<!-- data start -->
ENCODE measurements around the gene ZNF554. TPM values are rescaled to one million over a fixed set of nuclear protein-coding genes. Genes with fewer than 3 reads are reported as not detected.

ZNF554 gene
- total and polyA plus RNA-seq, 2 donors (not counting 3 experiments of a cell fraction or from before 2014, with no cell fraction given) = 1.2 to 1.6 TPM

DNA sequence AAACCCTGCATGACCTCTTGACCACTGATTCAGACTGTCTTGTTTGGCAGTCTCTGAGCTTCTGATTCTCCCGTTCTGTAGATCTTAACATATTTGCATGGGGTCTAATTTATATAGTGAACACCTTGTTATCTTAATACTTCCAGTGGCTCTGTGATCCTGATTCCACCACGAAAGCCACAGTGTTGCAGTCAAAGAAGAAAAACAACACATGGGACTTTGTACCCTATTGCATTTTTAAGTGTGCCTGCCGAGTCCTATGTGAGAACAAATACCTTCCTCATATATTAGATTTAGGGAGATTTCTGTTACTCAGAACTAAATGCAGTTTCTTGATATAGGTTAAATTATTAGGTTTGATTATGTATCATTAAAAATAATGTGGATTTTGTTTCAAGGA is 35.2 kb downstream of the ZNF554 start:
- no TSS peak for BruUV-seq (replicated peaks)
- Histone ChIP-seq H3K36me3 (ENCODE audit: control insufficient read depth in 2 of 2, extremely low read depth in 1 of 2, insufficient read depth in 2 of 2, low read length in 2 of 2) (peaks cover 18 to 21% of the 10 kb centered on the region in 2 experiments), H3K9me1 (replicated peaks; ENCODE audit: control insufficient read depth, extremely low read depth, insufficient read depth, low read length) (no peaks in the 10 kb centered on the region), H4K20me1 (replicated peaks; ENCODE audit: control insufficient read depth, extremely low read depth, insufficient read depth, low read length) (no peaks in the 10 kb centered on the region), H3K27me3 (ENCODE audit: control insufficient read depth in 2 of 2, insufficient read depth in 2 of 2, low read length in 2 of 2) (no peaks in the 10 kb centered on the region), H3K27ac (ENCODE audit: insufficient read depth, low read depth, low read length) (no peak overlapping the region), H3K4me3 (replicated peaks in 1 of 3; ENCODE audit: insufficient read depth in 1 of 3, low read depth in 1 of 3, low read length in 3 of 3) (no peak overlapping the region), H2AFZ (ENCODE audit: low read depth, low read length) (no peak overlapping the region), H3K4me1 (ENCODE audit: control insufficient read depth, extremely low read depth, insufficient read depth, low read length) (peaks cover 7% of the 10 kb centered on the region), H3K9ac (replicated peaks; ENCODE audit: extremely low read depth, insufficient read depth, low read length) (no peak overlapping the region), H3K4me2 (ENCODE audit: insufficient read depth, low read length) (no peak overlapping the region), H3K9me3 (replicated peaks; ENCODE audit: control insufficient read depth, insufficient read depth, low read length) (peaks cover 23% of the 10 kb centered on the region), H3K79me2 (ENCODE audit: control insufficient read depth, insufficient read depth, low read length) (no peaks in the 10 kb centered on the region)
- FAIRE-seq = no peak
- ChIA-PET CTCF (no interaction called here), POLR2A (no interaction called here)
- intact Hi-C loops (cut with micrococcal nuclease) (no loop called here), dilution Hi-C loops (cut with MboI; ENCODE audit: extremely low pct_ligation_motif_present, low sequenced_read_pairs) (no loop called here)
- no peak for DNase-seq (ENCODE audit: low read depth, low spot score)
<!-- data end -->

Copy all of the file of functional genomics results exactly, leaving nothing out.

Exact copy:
ENCODE measurements around the gene ZNF554. TPM values are rescaled to one million over a fixed set of nuclear protein-coding genes. Genes with fewer than 3 reads are reported as not detected.

ZNF554 gene
- total and polyA plus RNA-seq, 2 donors (not counting 3 experiments of a cell fraction or from before 2014, with no cell fraction given) = 1.2 to 1.6 TPM

DNA sequence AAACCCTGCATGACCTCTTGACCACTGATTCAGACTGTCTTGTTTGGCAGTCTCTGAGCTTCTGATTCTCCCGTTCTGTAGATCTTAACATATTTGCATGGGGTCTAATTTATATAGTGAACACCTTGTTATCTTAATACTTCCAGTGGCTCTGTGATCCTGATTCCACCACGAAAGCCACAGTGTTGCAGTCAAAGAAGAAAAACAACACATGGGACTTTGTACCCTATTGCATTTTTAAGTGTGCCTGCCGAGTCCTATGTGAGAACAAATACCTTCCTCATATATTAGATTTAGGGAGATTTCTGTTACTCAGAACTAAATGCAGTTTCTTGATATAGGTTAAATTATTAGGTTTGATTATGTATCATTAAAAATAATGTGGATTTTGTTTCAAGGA is 35.2 kb downstream of the ZNF554 start:
- no TSS peak for BruUV-seq (replicated peaks)
- Histone ChIP-seq H3K36me3 (ENCODE audit: control insufficient read depth in 2 of 2, extremely low read depth in 1 of 2, insufficient read depth in 2 of 2, low read length in 2 of 2) (peaks cover 18 to 21% of the 10 kb centered on the region in 2 experiments), H3K9me1 (replicated peaks; ENCODE audit: control insufficient read depth, extremely low read depth, insufficient read depth, low read length) (no peaks in the 10 kb centered on the region), H4K20me1 (replicated peaks; ENCODE audit: control insufficient read depth, extremely low read depth, insufficient read depth, low read length) (no peaks in the 10 kb centered on the region), H3K27me3 (ENCODE audit: control insufficient read depth in 2 of 2, insufficient read depth in 2 of 2, low read length in 2 of 2) (no peaks in the 10 kb centered on the region), H3K27ac (ENCODE audit: insufficient read depth, low read depth, low read length) (no peak overlapping the region), H3K4me3 (replicated peaks in 1 of 3; ENCODE audit: insufficient read depth in 1 of 3, low read depth in 1 of 3, low read length in 3 of 3) (no peak overlapping the region), H2AFZ (ENCODE audit: low read depth, low read length) (no peak overlapping the region), H3K4me1 (ENCODE audit: control insufficient read depth, extremely low read depth, insufficient read depth, low read length) (peaks cover 7% of the 10 kb centered on the region), H3K9ac (replicated peaks; ENCODE audit: extremely low read depth, insufficient read depth, low read length) (no peak overlapping the region), H3K4me2 (ENCODE audit: insufficient read depth, low read length) (no peak overlapping the region), H3K9me3 (replicated peaks; ENCODE audit: control insufficient read depth, insufficient read depth, low read length) (peaks cover 23% of the 10 kb centered on the region), H3K79me2 (ENCODE audit: control insufficient read depth, insufficient read depth, low read length) (no peaks in the 10 kb centered on the region)
- FAIRE-seq = no peak
- ChIA-PET CTCF (no interaction called here), POLR2A (no interaction called here)
- intact Hi-C loops (cut with micrococcal nuclease) (no loop called here), dilution Hi-C loops (cut with MboI; ENCODE audit: extremely low pct_ligation_motif_present, low sequenced_read_pairs) (no loop called here)
- no peak for DNase-seq (ENCODE audit: low read depth, low spot score)